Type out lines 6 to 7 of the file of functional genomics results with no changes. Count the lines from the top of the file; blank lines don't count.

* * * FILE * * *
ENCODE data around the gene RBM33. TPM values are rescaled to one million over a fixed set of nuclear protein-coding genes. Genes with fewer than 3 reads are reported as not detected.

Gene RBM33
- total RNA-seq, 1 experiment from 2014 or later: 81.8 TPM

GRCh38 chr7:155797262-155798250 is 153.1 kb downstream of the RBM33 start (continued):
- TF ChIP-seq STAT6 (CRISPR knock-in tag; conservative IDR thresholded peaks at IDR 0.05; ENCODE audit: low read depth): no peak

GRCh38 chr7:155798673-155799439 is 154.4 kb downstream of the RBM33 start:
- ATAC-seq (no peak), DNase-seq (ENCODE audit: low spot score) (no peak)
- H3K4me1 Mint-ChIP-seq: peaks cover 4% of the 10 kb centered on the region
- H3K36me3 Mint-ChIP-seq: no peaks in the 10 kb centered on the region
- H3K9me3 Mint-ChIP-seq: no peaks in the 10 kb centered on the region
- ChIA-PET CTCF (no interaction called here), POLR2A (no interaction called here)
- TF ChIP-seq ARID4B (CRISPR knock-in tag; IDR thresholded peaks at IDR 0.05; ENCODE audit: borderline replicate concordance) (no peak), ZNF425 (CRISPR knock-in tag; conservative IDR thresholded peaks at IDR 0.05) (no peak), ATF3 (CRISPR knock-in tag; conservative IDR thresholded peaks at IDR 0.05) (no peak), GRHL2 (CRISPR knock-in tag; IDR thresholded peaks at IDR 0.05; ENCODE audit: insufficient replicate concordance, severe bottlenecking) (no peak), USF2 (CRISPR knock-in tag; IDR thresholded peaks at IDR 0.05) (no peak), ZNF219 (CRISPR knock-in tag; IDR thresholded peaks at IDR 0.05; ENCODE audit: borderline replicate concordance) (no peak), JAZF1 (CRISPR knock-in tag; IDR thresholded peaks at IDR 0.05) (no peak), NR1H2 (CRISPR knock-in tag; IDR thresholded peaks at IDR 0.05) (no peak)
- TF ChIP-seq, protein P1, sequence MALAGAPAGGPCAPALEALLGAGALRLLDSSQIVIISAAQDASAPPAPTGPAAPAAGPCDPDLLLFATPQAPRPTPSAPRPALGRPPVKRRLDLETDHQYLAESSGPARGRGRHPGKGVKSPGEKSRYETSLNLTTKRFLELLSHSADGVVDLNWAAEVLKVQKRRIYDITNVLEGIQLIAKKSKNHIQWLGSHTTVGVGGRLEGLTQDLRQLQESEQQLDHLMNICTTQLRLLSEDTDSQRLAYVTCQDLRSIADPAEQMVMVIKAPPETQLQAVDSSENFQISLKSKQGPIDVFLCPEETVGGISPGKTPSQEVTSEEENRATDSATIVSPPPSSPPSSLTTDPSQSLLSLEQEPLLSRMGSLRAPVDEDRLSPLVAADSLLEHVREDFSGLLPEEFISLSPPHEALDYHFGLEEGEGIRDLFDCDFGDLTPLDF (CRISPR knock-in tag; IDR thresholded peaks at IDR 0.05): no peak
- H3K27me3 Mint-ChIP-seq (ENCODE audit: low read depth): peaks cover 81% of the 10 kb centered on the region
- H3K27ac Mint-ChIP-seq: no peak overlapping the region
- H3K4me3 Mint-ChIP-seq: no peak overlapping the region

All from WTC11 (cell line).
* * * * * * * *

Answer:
GRCh38 chr7:155798673-155799439 is 154.4 kb downstream of the RBM33 start:
- ATAC-seq (no peak), DNase-seq (ENCODE audit: low spot score) (no peak)